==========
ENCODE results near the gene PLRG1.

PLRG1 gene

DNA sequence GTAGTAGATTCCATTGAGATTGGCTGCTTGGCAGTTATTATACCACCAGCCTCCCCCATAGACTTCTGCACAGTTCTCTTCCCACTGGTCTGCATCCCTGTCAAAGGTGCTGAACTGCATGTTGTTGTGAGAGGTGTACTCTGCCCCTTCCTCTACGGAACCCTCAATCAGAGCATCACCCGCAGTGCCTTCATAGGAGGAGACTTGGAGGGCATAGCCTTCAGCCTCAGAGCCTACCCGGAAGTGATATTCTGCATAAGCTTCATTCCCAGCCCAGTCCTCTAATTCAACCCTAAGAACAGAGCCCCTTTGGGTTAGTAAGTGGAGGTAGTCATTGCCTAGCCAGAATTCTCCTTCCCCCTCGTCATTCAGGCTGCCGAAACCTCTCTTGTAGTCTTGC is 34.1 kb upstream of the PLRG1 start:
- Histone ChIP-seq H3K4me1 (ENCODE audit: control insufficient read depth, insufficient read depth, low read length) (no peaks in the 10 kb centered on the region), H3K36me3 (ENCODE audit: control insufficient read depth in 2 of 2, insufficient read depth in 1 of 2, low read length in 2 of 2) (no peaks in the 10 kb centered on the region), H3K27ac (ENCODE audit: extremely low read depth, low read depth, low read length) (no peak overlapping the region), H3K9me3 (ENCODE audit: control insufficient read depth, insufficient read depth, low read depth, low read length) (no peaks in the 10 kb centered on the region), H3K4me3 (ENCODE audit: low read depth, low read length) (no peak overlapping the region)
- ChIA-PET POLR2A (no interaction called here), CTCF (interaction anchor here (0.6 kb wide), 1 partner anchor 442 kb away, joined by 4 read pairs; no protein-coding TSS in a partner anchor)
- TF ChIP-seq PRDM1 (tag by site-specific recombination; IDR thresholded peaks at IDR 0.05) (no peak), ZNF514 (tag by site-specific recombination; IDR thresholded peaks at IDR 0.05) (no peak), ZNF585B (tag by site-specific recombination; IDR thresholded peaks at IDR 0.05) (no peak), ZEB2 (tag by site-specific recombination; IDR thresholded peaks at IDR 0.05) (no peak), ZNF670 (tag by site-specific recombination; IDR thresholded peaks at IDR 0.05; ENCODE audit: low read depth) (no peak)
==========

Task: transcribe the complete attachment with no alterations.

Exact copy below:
ENCODE results near the gene PLRG1.

PLRG1 gene

DNA sequence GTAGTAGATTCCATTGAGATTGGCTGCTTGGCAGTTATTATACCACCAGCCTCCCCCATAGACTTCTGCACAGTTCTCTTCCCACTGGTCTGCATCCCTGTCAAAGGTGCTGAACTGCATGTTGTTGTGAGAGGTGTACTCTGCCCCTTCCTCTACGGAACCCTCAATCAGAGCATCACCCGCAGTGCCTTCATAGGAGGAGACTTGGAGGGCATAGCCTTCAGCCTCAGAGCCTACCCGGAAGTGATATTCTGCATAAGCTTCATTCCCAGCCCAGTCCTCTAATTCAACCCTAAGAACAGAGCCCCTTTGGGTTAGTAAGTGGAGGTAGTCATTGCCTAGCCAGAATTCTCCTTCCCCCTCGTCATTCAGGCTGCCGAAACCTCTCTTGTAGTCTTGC is 34.1 kb upstream of the PLRG1 start:
- Histone ChIP-seq H3K4me1 (ENCODE audit: control insufficient read depth, insufficient read depth, low read length) (no peaks in the 10 kb centered on the region), H3K36me3 (ENCODE audit: control insufficient read depth in 2 of 2, insufficient read depth in 1 of 2, low read length in 2 of 2) (no peaks in the 10 kb centered on the region), H3K27ac (ENCODE audit: extremely low read depth, low read depth, low read length) (no peak overlapping the region), H3K9me3 (ENCODE audit: control insufficient read depth, insufficient read depth, low read depth, low read length) (no peaks in the 10 kb centered on the region), H3K4me3 (ENCODE audit: low read depth, low read length) (no peak overlapping the region)
- ChIA-PET POLR2A (no interaction called here), CTCF (interaction anchor here (0.6 kb wide), 1 partner anchor 442 kb away, joined by 4 read pairs; no protein-coding TSS in a partner anchor)
- TF ChIP-seq PRDM1 (tag by site-specific recombination; IDR thresholded peaks at IDR 0.05) (no peak), ZNF514 (tag by site-specific recombination; IDR thresholded peaks at IDR 0.05) (no peak), ZNF585B (tag by site-specific recombination; IDR thresholded peaks at IDR 0.05) (no peak), ZEB2 (tag by site-specific recombination; IDR thresholded peaks at IDR 0.05) (no peak), ZNF670 (tag by site-specific recombination; IDR thresholded peaks at IDR 0.05; ENCODE audit: low read depth) (no peak)